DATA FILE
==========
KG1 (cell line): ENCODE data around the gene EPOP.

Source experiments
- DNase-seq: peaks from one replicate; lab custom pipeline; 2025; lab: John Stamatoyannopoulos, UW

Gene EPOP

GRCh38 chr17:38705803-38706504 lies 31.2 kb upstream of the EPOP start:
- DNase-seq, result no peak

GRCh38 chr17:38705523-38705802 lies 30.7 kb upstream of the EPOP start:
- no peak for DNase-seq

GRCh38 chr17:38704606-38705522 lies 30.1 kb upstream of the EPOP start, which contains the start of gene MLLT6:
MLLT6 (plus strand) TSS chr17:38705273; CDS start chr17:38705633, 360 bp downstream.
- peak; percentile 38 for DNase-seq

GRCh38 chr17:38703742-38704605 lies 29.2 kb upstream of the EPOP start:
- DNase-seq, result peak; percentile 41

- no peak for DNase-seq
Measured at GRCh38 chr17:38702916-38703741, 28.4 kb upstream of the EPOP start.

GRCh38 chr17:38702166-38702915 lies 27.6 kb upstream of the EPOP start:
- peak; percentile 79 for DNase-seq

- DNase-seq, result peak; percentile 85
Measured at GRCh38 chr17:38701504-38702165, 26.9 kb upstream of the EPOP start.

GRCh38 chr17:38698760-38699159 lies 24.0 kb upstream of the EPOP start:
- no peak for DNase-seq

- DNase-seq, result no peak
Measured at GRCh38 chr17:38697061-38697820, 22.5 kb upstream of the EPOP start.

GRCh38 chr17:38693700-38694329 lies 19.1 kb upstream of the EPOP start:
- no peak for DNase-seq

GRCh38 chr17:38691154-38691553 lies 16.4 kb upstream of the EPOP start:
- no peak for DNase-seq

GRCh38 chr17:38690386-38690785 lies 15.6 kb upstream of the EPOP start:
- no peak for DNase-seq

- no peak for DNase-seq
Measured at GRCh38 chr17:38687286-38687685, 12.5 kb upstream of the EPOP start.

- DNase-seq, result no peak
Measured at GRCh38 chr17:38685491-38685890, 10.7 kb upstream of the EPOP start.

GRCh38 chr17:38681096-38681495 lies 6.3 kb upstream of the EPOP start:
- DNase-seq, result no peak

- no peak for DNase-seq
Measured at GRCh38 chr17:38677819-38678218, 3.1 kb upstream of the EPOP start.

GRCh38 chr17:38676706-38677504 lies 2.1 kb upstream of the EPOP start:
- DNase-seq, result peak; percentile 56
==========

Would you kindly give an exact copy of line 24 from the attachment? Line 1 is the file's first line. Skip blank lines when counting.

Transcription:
GRCh38 chr17:38693700-38694329 lies 19.1 kb upstream of the EPOP start: